Spousal Maintenance

In what circumstances do I have to pay spousal maintenance? 

Under the Family Law Act, in certain circumstances a person may be liable to financially assist their spouse or their former de facto partner if they are unable to do so themselves.

What is Spousal Maintenance?


There are two types of spousal maintenance applications which the Family Court of Australia defines as follows:

1. Spouse maintenance – is financial support paid by a party to a marriage to their former husband or wife in circumstances where they are unable to adequately support themselves.

2. De facto partner maintenance is financial support paid by a party to a de facto relationship that has broken down to their former de facto partner in circumstances where they are unable to adequately support themselves.

In what circumstances does spousal maintenance apply?


There are circumstances in which a party may be required to make spousal maintenance contributions including:

1. Where a party is responsible for the care and control of a child.

2. If a party suffers from any physical or mental incapacity, limiting their chances of obtaining work in the future.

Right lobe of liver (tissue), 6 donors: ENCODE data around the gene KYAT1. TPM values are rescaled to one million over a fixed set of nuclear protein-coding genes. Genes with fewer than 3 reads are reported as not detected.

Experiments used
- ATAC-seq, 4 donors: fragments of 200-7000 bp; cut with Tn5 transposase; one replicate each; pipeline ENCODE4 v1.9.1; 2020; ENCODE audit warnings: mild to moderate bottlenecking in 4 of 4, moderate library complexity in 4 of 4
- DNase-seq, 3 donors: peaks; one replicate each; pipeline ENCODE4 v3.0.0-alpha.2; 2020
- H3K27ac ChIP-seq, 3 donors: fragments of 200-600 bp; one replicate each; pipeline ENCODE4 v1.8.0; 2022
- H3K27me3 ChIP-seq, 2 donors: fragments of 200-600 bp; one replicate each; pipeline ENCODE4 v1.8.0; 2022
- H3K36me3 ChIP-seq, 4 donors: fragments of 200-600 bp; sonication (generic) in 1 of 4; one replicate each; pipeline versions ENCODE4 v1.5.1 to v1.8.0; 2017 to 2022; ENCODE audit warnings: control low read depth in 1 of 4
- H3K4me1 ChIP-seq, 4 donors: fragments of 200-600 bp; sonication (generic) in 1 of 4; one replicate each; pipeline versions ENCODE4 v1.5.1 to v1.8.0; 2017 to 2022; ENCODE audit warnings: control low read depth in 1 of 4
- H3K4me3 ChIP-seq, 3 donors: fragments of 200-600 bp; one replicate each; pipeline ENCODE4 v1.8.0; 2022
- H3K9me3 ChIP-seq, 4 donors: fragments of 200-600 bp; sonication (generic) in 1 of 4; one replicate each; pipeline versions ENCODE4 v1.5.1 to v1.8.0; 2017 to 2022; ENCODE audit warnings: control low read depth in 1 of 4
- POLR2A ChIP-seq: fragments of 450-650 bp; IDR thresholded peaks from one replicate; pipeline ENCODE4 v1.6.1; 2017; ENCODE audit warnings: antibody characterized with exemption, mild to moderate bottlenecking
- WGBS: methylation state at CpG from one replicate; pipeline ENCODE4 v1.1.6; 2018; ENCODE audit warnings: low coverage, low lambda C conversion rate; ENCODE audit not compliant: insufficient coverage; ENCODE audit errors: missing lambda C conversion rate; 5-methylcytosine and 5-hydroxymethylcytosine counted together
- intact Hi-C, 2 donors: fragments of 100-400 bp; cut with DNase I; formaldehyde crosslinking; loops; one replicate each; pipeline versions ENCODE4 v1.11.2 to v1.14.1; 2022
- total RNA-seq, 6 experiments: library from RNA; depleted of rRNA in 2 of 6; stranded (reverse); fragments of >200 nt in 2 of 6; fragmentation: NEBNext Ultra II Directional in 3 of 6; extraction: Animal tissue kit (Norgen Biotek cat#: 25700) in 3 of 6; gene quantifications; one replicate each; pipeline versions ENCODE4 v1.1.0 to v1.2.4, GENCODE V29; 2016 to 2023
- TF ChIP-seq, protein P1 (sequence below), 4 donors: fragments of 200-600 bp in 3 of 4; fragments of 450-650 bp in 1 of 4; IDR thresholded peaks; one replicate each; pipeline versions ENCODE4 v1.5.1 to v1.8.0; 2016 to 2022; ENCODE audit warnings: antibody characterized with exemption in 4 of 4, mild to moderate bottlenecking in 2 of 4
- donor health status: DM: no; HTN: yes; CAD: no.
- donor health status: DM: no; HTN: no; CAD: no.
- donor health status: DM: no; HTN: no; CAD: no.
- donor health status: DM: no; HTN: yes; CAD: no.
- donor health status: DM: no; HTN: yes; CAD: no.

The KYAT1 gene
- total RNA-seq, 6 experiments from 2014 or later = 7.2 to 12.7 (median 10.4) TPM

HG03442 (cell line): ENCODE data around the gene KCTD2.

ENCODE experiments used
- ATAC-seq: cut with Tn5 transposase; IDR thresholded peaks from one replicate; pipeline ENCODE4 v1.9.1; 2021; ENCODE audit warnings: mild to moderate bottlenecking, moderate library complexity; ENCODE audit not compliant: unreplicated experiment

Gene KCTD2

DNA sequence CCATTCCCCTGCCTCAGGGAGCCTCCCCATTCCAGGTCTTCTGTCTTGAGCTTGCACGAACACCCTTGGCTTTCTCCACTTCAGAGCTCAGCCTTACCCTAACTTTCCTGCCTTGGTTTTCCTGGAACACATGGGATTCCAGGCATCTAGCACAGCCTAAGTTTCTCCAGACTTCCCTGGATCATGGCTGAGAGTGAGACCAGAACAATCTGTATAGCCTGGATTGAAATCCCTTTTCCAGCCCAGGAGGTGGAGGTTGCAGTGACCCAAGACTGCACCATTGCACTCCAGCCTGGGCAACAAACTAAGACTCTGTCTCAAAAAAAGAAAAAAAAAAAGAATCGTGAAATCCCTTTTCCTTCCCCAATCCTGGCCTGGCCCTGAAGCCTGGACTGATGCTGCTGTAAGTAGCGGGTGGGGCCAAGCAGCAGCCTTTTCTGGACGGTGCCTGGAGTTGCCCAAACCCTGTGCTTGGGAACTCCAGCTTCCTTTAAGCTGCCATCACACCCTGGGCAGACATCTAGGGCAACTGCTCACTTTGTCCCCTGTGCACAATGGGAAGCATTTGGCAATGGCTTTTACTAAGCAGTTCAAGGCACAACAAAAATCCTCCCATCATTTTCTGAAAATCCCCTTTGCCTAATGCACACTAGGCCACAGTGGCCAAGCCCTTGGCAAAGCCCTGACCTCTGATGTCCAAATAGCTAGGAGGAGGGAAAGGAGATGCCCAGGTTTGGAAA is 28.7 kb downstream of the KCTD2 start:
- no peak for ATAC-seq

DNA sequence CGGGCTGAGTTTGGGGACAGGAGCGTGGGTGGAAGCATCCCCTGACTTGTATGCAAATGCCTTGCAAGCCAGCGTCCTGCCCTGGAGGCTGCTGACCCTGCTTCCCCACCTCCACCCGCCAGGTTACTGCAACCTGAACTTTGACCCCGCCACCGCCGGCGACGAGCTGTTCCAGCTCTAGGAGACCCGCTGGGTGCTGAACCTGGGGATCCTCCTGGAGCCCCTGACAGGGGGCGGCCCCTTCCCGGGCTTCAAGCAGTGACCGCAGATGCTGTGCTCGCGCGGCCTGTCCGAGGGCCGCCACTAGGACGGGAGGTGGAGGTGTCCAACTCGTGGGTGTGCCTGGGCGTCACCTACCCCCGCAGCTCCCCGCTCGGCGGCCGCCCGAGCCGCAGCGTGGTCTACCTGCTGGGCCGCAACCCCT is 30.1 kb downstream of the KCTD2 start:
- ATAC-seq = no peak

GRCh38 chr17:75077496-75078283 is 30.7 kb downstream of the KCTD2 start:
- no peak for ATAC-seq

3. Any reason deemed adequate by the Court.

The court looks at a range of factors to determine whether to make an order for spousal maintenance including age, care of children, health of a party and other factors.

The court in making a spousal maintenance order will look at whether the paying party is able to afford to pay spousal maintenance and maintain themselves.

Spousal maintenance, in most circumstances, is only for a short period of time such as until the property settlement has concluded.


How we can help?


It is important to seek legal advice before making an application to the court for spousal maintenance or de facto partner maintenance. For more information on this topic, contact one of our family law specialists on 131 LAW or simply get in touch by email using the link below.
Lara Wentworth